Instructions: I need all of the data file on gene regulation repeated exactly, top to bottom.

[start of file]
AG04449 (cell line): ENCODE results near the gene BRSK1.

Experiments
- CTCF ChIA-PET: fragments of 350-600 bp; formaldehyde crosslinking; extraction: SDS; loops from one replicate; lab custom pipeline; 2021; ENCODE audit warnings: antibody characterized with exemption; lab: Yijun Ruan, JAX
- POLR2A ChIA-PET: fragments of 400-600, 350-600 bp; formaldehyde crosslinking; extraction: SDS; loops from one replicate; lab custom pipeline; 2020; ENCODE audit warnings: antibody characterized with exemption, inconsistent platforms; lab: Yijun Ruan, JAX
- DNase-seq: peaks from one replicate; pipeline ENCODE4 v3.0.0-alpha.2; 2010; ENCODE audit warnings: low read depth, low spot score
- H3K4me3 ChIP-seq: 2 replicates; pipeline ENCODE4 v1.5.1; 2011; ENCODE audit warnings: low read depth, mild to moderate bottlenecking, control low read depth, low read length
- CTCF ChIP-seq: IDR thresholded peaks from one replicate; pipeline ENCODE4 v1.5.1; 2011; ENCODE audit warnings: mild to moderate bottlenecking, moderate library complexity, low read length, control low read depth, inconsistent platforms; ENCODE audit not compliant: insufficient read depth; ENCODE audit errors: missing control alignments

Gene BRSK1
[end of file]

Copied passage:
AG04449 (cell line): ENCODE results near the gene BRSK1.

Experiments
- CTCF ChIA-PET: fragments of 350-600 bp; formaldehyde crosslinking; extraction: SDS; loops from one replicate; lab custom pipeline; 2021; ENCODE audit warnings: antibody characterized with exemption; lab: Yijun Ruan, JAX
- POLR2A ChIA-PET: fragments of 400-600, 350-600 bp; formaldehyde crosslinking; extraction: SDS; loops from one replicate; lab custom pipeline; 2020; ENCODE audit warnings: antibody characterized with exemption, inconsistent platforms; lab: Yijun Ruan, JAX
- DNase-seq: peaks from one replicate; pipeline ENCODE4 v3.0.0-alpha.2; 2010; ENCODE audit warnings: low read depth, low spot score
- H3K4me3 ChIP-seq: 2 replicates; pipeline ENCODE4 v1.5.1; 2011; ENCODE audit warnings: low read depth, mild to moderate bottlenecking, control low read depth, low read length
- CTCF ChIP-seq: IDR thresholded peaks from one replicate; pipeline ENCODE4 v1.5.1; 2011; ENCODE audit warnings: mild to moderate bottlenecking, moderate library complexity, low read length, control low read depth, inconsistent platforms; ENCODE audit not compliant: insufficient read depth; ENCODE audit errors: missing control alignments

Gene BRSK1